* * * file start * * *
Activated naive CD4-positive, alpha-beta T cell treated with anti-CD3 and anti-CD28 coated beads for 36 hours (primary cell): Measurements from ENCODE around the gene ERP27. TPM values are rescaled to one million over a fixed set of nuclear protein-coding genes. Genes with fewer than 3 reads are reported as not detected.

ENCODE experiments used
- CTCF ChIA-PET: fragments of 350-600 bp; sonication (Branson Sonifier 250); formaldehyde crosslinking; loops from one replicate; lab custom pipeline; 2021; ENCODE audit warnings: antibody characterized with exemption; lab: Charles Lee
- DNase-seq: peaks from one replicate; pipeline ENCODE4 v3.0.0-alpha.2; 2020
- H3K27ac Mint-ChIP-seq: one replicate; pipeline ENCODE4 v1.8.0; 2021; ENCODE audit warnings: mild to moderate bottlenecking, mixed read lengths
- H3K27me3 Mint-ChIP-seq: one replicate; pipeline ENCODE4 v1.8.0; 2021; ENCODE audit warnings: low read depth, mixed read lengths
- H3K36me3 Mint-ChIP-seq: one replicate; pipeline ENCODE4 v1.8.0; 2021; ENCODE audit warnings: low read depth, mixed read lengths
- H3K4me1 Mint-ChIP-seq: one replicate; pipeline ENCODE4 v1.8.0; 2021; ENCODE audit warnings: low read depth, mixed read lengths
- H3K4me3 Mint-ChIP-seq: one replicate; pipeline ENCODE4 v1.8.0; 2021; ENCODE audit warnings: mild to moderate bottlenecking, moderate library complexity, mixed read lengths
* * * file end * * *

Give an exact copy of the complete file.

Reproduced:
Activated naive CD4-positive, alpha-beta T cell treated with anti-CD3 and anti-CD28 coated beads for 36 hours (primary cell): Measurements from ENCODE around the gene ERP27. TPM values are rescaled to one million over a fixed set of nuclear protein-coding genes. Genes with fewer than 3 reads are reported as not detected.

ENCODE experiments used
- CTCF ChIA-PET: fragments of 350-600 bp; sonication (Branson Sonifier 250); formaldehyde crosslinking; loops from one replicate; lab custom pipeline; 2021; ENCODE audit warnings: antibody characterized with exemption; lab: Charles Lee
- DNase-seq: peaks from one replicate; pipeline ENCODE4 v3.0.0-alpha.2; 2020
- H3K27ac Mint-ChIP-seq: one replicate; pipeline ENCODE4 v1.8.0; 2021; ENCODE audit warnings: mild to moderate bottlenecking, mixed read lengths
- H3K27me3 Mint-ChIP-seq: one replicate; pipeline ENCODE4 v1.8.0; 2021; ENCODE audit warnings: low read depth, mixed read lengths
- H3K36me3 Mint-ChIP-seq: one replicate; pipeline ENCODE4 v1.8.0; 2021; ENCODE audit warnings: low read depth, mixed read lengths
- H3K4me1 Mint-ChIP-seq: one replicate; pipeline ENCODE4 v1.8.0; 2021; ENCODE audit warnings: low read depth, mixed read lengths
- H3K4me3 Mint-ChIP-seq: one replicate; pipeline ENCODE4 v1.8.0; 2021; ENCODE audit warnings: mild to moderate bottlenecking, moderate library complexity, mixed read lengths